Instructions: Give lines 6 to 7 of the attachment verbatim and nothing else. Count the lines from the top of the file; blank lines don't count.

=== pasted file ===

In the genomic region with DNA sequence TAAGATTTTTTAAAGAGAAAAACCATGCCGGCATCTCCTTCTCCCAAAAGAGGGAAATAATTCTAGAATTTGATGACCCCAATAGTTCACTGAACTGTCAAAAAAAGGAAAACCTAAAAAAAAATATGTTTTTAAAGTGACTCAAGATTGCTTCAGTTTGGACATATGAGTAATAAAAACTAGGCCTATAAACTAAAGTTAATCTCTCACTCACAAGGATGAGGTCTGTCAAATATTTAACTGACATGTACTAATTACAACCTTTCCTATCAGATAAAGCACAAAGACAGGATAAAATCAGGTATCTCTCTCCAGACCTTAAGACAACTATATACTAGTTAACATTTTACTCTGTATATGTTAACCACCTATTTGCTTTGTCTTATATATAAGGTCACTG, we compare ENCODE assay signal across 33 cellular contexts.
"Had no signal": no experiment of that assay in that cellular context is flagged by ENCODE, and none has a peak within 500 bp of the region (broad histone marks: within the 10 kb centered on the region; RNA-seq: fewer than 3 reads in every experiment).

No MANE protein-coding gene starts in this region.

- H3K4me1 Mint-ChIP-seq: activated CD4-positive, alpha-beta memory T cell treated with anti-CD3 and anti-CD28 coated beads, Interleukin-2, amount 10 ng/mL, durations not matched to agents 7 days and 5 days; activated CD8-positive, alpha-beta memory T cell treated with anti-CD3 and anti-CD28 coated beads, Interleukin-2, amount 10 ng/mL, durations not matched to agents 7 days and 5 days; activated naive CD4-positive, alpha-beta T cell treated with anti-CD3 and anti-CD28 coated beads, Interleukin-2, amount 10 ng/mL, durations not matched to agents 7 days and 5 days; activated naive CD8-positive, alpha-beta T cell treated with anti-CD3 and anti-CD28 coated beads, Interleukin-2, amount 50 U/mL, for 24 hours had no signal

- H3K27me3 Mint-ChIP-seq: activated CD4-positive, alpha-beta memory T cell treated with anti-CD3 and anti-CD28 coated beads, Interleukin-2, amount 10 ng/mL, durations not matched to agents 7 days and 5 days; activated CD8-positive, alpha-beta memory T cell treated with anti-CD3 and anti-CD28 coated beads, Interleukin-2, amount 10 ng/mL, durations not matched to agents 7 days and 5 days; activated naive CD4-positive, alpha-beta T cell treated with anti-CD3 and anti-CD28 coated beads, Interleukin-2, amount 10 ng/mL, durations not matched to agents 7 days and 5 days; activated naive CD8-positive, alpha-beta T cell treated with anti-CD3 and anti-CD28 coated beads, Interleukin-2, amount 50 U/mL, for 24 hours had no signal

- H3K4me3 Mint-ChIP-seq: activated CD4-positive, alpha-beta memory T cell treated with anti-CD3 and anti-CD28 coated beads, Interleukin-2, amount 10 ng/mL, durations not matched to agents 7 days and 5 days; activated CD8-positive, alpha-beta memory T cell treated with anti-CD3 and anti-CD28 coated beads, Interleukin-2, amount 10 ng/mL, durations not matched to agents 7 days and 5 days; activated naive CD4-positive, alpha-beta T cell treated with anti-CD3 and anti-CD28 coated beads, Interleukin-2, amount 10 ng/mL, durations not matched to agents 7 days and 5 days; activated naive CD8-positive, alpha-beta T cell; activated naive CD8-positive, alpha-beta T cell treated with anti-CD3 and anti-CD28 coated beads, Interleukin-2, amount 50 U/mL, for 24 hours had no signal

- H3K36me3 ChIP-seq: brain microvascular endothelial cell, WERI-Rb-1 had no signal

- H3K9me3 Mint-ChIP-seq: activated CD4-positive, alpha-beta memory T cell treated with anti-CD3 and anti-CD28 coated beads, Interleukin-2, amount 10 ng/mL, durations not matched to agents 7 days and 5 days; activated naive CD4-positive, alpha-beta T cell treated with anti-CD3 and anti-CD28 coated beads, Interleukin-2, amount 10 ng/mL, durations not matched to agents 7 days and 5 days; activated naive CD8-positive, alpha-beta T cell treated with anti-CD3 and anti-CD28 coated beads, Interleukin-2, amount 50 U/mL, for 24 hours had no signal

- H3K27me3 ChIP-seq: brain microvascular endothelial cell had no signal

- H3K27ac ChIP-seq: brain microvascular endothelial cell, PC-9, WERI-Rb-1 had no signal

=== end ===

- H3K4me3 Mint-ChIP-seq: activated CD4-positive, alpha-beta memory T cell treated with anti-CD3 and anti-CD28 coated beads, Interleukin-2, amount 10 ng/mL, durations not matched to agents 7 days and 5 days; activated CD8-positive, alpha-beta memory T cell treated with anti-CD3 and anti-CD28 coated beads, Interleukin-2, amount 10 ng/mL, durations not matched to agents 7 days and 5 days; activated naive CD4-positive, alpha-beta T cell treated with anti-CD3 and anti-CD28 coated beads, Interleukin-2, amount 10 ng/mL, durations not matched to agents 7 days and 5 days; activated naive CD8-positive, alpha-beta T cell; activated naive CD8-positive, alpha-beta T cell treated with anti-CD3 and anti-CD28 coated beads, Interleukin-2, amount 50 U/mL, for 24 hours had no signal

- H3K36me3 ChIP-seq: brain microvascular endothelial cell, WERI-Rb-1 had no signal